We can finally take Black Messiah off repeat; masterpiece two has arrived. To Pimp a Butterfly, Kendrick Lamar’s thematically and musically layered 16-track sophomore album, amazes for any number of reasons. For one, the 27-year-old MC said he’d been listening to plenty of Miles Davis and Parliament while recording, and though those influences might’ve raised cynical eyebrows, jazz inflections and funk haven’t sounded so good on a hiphop album in forever. For another, this record is easily equal if not superior to 2012’s good kid, m.A.A.d city, which means Kendrick’s done what even his idol Snoop Dogg failed to do—besting his own major label debut. (In over two decades, did Snoop ever top Doggystyle?)
“For Free? (Interlude)” could be a comic outtake from Max Roach’s We Insist! or some 1970s Gil Scott-Heron album. After some initial cliché hoodrat ranting (“I need that Brazilian wavy 28-inch”) over sax and jazz pianist Robert Glasper’s kinetic keys, Kendrick comes in with “this dick ain’t freeee” and starts scat emceeing for 60 seconds of hilarity. But the modulations of his voice and the intricacies of his rhyme—over jazz!!—are pure bananas, elevating “For Free?” way above the throwaway it could’ve been.
On the jazz side, Lalah Hathaway guests on “Complexion (A Zulu Love),” where Kendrick and 9th Wonder protégé Rapsody rhapsodize about skin tone (ironic, given the controversy over K. Dot’s Rolling Stone cover with a possibly/probably White woman braiding his hair). Father of funk George Clinton helps open the entire album on the opener, “Wesley’s Theory” (which, it should be noted, begins with the sound of needle on vinyl, not unlike the virtual side two of D’Angelo’s recent Black Messiah).
The jazz-soul-funk bona fides don’t stop there: Bilal sings on “Institutionalized,” Ron Isley appears on “How Much a Dollar Cost.” Quietly, producer Flying Lotus is the cousin of Ravi Coltrane, the grand nephew of Alice Coltrane. Snoop shows up too (on “Institutionalized”), as does Pharrell (singing the hook to “Alright”), Pete Rock (scratching on “Complexion [A Zulu Love]”) and Dr. Dre (via voicemail on “Wesley’s Theory”). The eclectic musical bed and pedigree of To Pimp a Butterfly suits the lyrical content, which is an equally beautiful mess of ideas ranging from self-loathing (“u”) to self-love (the Grammy-winning “i”), Black power (“The Blacker the Berry”) to sex (“These Walls”) to spirituality (“Momma”).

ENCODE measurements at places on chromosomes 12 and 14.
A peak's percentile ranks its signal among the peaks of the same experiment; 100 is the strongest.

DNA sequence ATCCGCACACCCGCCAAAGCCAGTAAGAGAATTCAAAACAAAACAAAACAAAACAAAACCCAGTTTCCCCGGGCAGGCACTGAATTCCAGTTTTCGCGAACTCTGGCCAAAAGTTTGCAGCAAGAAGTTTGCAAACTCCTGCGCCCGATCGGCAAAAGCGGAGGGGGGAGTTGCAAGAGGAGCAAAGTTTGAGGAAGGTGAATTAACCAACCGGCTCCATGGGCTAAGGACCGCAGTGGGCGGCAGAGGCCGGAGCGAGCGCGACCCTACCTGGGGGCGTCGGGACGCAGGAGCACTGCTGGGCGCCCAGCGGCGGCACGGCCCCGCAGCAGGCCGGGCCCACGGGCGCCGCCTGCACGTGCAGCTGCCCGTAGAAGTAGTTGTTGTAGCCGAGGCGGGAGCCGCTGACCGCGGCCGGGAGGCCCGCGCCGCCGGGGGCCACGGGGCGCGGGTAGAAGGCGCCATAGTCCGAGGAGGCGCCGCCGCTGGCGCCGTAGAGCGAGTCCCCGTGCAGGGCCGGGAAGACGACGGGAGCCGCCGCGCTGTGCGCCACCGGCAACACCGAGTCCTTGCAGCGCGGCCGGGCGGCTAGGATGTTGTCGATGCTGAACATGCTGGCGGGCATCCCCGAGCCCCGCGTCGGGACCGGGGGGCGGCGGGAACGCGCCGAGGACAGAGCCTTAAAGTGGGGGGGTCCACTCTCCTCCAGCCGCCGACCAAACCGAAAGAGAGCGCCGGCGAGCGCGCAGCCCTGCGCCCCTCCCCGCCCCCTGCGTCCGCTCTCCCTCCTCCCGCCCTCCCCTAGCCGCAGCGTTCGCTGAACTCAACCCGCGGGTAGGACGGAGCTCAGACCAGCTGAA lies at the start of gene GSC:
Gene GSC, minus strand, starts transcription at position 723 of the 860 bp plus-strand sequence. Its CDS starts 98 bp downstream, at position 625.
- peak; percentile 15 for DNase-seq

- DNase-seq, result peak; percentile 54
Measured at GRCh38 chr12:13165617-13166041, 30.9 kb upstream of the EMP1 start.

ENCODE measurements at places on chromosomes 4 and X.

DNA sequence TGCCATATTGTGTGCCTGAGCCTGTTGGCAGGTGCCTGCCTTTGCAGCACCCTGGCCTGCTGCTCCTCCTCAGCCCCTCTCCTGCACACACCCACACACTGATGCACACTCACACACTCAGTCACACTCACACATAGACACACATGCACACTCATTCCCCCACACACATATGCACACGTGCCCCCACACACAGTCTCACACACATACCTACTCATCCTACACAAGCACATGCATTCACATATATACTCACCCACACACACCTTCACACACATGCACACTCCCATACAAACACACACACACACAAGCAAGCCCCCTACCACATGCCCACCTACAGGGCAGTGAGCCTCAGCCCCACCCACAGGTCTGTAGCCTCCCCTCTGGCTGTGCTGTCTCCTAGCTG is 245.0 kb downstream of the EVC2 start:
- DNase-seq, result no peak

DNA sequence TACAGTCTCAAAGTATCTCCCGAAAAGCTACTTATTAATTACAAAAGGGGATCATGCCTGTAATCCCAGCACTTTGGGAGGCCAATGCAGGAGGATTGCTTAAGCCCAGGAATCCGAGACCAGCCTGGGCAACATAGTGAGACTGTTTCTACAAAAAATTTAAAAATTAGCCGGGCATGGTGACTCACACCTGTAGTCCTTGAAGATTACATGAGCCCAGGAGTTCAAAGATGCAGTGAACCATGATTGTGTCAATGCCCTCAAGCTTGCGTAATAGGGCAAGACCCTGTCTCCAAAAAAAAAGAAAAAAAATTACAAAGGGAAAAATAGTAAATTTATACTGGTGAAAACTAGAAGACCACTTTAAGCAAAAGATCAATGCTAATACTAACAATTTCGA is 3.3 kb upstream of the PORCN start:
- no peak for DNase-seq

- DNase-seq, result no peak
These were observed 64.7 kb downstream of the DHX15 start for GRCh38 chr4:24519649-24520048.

The concept album can be dangerous territory when what you’re shooting for outweighs what you can actually pull off, but in a repeat of good kid, m.A.A.d city, K. Dot manages to do it again. The record is laced with a recurring poem (“I remember you was conflicted, misusing your influence,” “Resentment… turned into a deep depression”) that finally unfurls in full at the closer, “Mortal Man.” At that point, having pretty much just concluded the best hiphop album since My Beautiful Dark Twisted Fantasy, dear listeners learn he’s been sharing the poem all along in an imaginary dialogue with (SPOILER ALERT, but you’ll really wanna know this) Tupac Shakur. Who answers back (!) in a five-minute conversation, courtesy of cutting and splicing from a 1994 interview with Swedish journalist Mats Nileskär.
Of course there are hiphop quotables: “Critics want to mention that they miss when hiphop was rappin’/Motherfu*ker, if you did, then Killer Mike would be platinum”; “How many leaders you said you needed then left ’em for dead?” “Life ain’t sh*t but a fat vagina.” Cast as the central character of Roots on the ’70s funk-styled “King Kunta,” Kendrick makes direct allusions to James Brown’s classic “The Payback” with his “I could dig rapping” and “I’m mad,” complete with female background voices egging him on.
With the voice of an embattled Black man, K. Dot embodies the zone of African-American youth in the Ferguson era all over To Pimp a Butterfly. If it’s an instant classic, it’s because it’s entirely of the moment. If excellence comes in threes, my money says Frank Ocean got next.
Miles Marshall Lewis is the Arts & Culture Editor of EBONY.com. He’s also the Harlem-based author of Scars of the Soul Are Why Kids Wear Bandages When They Don’t Have Bruises, There’s a Riot Goin’ On and Irrésistible. Follow MML on Twitter and Instagram at @furthermucker, and visit his personal blog, Furthermucker.